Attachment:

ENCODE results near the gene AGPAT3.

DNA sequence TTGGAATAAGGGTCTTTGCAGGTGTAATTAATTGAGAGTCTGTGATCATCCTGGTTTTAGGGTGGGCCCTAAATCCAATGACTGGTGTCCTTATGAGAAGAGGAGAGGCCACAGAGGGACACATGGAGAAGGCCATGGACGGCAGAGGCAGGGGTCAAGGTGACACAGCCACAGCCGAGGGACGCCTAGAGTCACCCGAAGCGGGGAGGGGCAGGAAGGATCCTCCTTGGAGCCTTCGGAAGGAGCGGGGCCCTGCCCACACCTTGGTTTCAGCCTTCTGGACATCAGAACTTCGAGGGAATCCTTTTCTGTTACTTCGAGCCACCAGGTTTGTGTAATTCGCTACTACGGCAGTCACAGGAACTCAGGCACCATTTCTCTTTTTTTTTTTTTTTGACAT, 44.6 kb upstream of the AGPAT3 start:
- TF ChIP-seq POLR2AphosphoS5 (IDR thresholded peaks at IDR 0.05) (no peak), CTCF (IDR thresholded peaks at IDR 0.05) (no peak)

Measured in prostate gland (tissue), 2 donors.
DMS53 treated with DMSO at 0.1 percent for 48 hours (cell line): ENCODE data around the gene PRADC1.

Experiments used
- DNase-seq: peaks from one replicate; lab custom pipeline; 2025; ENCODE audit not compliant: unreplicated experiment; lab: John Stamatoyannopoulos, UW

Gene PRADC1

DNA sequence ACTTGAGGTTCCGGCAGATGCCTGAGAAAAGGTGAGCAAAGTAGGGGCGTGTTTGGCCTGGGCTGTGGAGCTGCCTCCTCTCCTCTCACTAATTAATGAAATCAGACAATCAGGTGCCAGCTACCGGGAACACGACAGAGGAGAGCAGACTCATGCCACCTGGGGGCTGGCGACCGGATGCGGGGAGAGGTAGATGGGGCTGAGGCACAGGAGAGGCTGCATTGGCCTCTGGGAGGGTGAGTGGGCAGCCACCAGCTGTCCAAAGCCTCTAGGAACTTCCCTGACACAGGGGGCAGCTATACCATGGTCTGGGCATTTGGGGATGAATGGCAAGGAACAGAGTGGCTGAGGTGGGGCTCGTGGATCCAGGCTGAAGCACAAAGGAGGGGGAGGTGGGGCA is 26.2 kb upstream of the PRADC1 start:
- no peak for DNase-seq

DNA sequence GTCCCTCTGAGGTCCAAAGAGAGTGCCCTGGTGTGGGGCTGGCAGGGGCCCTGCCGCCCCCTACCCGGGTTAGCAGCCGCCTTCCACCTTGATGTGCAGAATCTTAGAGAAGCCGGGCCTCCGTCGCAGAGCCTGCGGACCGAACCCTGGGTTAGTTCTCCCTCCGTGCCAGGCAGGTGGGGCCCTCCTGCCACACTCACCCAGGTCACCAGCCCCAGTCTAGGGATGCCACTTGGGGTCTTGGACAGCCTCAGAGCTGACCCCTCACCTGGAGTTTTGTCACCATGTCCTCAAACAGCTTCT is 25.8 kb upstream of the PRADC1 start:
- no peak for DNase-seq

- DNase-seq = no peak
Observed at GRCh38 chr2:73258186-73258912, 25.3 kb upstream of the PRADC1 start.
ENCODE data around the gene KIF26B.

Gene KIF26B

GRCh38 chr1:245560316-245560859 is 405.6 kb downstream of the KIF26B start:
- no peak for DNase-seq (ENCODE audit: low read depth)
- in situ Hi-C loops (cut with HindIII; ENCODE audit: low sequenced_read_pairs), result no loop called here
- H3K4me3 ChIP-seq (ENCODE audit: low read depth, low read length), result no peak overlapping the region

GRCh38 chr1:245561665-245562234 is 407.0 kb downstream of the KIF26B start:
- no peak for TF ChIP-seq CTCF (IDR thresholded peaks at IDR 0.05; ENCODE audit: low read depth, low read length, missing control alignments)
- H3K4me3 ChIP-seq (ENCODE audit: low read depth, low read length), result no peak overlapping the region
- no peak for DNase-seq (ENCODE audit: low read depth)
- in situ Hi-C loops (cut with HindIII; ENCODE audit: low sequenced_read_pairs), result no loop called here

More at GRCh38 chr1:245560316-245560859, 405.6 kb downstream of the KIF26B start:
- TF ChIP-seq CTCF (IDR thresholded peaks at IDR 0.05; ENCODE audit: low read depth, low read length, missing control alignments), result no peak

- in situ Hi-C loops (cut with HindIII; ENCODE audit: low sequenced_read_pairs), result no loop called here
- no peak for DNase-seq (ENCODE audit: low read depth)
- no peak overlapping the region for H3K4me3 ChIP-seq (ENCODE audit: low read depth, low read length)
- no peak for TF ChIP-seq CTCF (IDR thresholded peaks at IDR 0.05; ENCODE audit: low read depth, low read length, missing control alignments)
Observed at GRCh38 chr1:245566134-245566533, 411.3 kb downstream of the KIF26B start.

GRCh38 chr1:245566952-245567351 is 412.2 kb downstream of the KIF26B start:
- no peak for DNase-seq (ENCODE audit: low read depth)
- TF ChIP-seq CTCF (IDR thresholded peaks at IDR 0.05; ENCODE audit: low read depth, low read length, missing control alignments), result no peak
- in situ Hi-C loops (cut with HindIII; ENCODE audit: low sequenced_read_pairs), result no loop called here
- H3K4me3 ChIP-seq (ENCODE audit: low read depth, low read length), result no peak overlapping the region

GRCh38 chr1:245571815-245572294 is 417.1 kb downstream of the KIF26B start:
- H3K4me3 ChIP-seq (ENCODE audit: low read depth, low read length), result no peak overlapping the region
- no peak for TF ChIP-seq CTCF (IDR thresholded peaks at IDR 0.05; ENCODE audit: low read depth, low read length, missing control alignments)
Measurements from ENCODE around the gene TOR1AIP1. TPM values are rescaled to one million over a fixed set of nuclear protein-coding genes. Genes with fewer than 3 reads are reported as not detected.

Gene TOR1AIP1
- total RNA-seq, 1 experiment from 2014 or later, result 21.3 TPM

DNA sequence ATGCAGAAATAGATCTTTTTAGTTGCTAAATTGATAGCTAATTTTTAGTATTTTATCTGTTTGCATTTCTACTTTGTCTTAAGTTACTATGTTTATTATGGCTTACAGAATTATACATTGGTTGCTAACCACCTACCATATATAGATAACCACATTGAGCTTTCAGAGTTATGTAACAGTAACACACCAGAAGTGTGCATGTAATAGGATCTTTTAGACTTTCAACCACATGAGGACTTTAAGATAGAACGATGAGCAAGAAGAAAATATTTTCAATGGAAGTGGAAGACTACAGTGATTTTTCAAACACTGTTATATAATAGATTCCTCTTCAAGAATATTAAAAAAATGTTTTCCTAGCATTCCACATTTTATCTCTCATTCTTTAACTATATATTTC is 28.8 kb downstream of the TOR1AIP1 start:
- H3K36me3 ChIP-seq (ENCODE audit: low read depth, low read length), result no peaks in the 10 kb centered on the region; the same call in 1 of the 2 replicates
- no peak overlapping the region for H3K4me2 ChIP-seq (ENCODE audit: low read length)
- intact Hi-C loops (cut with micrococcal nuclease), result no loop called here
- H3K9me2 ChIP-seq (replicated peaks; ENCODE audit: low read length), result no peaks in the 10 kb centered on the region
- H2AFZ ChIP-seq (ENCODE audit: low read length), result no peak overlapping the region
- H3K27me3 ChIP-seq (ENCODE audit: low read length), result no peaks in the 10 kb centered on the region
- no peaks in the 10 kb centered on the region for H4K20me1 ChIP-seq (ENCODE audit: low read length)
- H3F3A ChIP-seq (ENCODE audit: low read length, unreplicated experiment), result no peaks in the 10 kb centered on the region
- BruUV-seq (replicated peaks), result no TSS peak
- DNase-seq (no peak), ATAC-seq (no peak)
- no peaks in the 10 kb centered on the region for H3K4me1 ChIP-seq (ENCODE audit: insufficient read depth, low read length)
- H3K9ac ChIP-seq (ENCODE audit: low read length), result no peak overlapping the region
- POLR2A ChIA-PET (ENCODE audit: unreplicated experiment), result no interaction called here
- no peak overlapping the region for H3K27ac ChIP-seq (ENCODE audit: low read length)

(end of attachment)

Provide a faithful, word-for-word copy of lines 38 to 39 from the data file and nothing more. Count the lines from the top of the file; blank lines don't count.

GRCh38 chr1:245571815-245572294 is 417.1 kb downstream of the KIF26B start:
- H3K4me3 ChIP-seq (ENCODE audit: low read depth, low read length), result no peak overlapping the region